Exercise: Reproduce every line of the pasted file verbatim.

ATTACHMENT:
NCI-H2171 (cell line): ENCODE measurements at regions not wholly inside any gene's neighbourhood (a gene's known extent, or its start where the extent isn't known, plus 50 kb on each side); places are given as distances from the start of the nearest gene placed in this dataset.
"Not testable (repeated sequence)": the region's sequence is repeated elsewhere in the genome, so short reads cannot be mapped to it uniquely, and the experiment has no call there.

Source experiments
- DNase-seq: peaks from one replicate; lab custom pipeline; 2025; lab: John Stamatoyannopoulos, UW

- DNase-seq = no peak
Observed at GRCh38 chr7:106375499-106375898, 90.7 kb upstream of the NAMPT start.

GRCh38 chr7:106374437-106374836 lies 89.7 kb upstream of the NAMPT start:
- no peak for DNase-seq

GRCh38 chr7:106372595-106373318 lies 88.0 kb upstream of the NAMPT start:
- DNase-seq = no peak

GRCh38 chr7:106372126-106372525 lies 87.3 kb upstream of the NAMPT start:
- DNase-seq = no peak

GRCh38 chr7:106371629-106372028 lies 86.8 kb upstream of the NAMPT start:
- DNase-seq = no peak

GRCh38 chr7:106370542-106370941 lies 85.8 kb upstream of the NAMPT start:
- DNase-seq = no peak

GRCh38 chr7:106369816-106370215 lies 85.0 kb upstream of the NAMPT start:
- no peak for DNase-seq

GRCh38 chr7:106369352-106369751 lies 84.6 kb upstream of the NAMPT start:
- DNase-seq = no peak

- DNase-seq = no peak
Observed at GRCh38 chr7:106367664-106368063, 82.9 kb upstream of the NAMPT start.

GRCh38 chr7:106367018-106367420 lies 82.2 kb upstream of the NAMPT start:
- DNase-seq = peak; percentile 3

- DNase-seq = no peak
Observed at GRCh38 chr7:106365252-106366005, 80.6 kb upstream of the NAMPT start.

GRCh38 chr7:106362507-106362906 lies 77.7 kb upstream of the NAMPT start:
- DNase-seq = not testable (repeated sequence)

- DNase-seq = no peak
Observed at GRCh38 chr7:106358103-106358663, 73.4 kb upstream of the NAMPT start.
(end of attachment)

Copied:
NCI-H2171 (cell line): ENCODE measurements at regions not wholly inside any gene's neighbourhood (a gene's known extent, or its start where the extent isn't known, plus 50 kb on each side); places are given as distances from the start of the nearest gene placed in this dataset.
"Not testable (repeated sequence)": the region's sequence is repeated elsewhere in the genome, so short reads cannot be mapped to it uniquely, and the experiment has no call there.

Source experiments
- DNase-seq: peaks from one replicate; lab custom pipeline; 2025; lab: John Stamatoyannopoulos, UW

- DNase-seq = no peak
Observed at GRCh38 chr7:106375499-106375898, 90.7 kb upstream of the NAMPT start.

GRCh38 chr7:106374437-106374836 lies 89.7 kb upstream of the NAMPT start:
- no peak for DNase-seq

GRCh38 chr7:106372595-106373318 lies 88.0 kb upstream of the NAMPT start:
- DNase-seq = no peak

GRCh38 chr7:106372126-106372525 lies 87.3 kb upstream of the NAMPT start:
- DNase-seq = no peak

GRCh38 chr7:106371629-106372028 lies 86.8 kb upstream of the NAMPT start:
- DNase-seq = no peak

GRCh38 chr7:106370542-106370941 lies 85.8 kb upstream of the NAMPT start:
- DNase-seq = no peak

GRCh38 chr7:106369816-106370215 lies 85.0 kb upstream of the NAMPT start:
- no peak for DNase-seq

GRCh38 chr7:106369352-106369751 lies 84.6 kb upstream of the NAMPT start:
- DNase-seq = no peak

- DNase-seq = no peak
Observed at GRCh38 chr7:106367664-106368063, 82.9 kb upstream of the NAMPT start.

GRCh38 chr7:106367018-106367420 lies 82.2 kb upstream of the NAMPT start:
- DNase-seq = peak; percentile 3

- DNase-seq = no peak
Observed at GRCh38 chr7:106365252-106366005, 80.6 kb upstream of the NAMPT start.

GRCh38 chr7:106362507-106362906 lies 77.7 kb upstream of the NAMPT start:
- DNase-seq = not testable (repeated sequence)

- DNase-seq = no peak
Observed at GRCh38 chr7:106358103-106358663, 73.4 kb upstream of the NAMPT start.